Some people may argue that it is more dangerous to take a learner on the motorway than it is for a new driver. This may be because drivers who have passed their test have better road sense and better general driving ability. It could be quite scary and dangerous for a learner driver to drive on the motorway, however, they will be with an experienced instructor who can make sure that they are ready to do so. This should be a positive change to the way drivers learn and will hopefully benefit everyone on the road.
The new “Show Me Tell Me Questions” which will come into play on 4th December 2017. Below is a video for the “Tell Me” Questions. These will be asked by the examiner at the start of the driving test before the pupil sets off. If a pupil gets a question wrong then it will be a “driver fault” or more commonly known as a “minor mark”.
Having your own car before you start learning to drive is a great thing. It can offer motivation to pass your test as soon as possible and safely as you won’t have to wait to drive while you buy a car and insure it etc. Having your own car may mean that you are able to go out and have lessons with a parent or relative, saving money on driving lessons and being comfortable with someone you know.
If a pupil practises a lot in their own car however, the transition to an instructor’s car can be quite difficult depending on the car model. The gears, steering wheel and feel of the car can be completely different so if a pupil only practises in their own car and then wants to take the test in an instructor’s car, a few lessons to at least get used to the instructor’s car would be highly recommended so that the pupil isn’t disappointed with a failure for something that could have been ironed out if practiced.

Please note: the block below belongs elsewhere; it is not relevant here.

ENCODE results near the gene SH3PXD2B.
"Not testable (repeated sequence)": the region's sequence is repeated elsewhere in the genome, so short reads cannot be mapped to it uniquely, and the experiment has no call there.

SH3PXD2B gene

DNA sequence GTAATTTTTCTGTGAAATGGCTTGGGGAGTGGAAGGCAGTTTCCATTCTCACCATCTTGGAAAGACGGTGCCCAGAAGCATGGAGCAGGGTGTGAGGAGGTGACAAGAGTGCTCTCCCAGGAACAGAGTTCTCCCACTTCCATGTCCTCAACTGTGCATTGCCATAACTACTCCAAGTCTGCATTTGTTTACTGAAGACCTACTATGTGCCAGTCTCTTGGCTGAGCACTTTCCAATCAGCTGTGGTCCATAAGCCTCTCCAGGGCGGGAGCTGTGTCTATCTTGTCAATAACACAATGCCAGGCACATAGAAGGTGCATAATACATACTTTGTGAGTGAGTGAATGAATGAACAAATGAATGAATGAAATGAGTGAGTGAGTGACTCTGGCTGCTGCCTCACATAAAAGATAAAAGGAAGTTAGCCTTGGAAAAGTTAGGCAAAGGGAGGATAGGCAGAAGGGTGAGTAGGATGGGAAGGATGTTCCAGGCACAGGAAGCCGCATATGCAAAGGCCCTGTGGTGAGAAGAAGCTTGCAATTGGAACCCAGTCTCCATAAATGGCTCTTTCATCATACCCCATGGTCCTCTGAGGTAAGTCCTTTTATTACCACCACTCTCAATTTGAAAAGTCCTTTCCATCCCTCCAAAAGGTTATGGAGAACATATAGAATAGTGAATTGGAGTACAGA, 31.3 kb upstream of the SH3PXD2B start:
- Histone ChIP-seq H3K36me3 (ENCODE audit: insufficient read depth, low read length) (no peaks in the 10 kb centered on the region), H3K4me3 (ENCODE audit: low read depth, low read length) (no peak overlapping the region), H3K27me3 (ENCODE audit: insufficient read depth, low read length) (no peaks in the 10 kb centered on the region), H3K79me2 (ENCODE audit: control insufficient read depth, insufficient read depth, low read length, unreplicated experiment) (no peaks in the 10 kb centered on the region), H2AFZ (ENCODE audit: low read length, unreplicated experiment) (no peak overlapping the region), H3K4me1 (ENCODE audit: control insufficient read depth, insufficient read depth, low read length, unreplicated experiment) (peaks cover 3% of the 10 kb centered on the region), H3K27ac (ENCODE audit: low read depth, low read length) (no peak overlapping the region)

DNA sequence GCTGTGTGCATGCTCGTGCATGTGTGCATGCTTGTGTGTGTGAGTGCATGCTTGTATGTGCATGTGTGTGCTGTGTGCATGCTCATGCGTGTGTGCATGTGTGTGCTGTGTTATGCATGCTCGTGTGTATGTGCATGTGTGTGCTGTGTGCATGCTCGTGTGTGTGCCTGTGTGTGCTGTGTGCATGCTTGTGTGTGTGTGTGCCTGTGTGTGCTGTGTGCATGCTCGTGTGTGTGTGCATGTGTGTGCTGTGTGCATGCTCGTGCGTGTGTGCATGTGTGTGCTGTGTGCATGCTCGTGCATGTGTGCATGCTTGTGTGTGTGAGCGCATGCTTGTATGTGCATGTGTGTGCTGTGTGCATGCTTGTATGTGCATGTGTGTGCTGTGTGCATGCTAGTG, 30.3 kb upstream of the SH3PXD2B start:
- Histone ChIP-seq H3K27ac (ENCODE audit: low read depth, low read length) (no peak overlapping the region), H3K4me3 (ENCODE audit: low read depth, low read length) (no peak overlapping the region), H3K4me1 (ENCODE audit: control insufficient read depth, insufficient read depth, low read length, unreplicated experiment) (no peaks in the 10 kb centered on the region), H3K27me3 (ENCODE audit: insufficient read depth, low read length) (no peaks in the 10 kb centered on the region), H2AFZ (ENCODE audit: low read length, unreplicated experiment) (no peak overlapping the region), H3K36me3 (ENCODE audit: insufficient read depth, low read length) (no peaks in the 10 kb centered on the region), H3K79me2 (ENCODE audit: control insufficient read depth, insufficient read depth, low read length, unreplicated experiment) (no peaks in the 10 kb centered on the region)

If you do practice in your own car and then have a few lessons with an instructor and do the test in their car, this will mean you have already got used to your own car and will be ready to drive on your own safely straight away. If only learning in an instructor’s car, a pupil’s own car may take some getting used to so they may require a little bit of practice with someone else in the car a few times.
A car ready and waiting after your test is a fantastic incentive to be consistent with your driving lessons and practice hard to achieve a licence. Even if you don’t have a car though, getting your licence as soon as you can means that whenever you are able to get your own car, you can drive it straight away without having to wait.
These days technology is a massive part of our everyday lives. With phones being our main form of communication we are heavily dependent on them every day. This can prove difficult when we can’t use them at all whilst driving. Whether it’s letting someone know where you are, or just replying to a text message or answering a call, these glances at a phone can be so quick yet have such devastating consequences and under no circumstances are more important than the driver and other drivers safety on the road.
So many people use their phones whilst driving and probably each have their own excuse. However these people are really just lucky that they haven’t caused an accident while using their phone. There are people that have caused accidents because of phone use and have been shamed and called out by a lot of people who have most likely used their phones themselves whilst behind the wheel. But they have avoided an accident so therefore are not looked upon as badly as those who have. Each look at a phone has the potential to cause serious damage so any phone use should be viewed equally, whether it causes an accident or not.
Some people believe that they are invincible and that they won’t cause an accident because they’re still watching the road, or only looked down for a second. But no matter how good you are at driving or how long you have been driving, you can never predict what will happen on the road. You could be on a quiet road and just ‘look down for a second’ and you may not swerve but someone could step out into the road and you would have no time to react. The simple fact is mobile phones are nothing but a distraction. The best way to avoid using them whilst driving is to have the phone on silent and on the back seat or in the boot, so even if you wanted to grab it quickly, you couldn’t.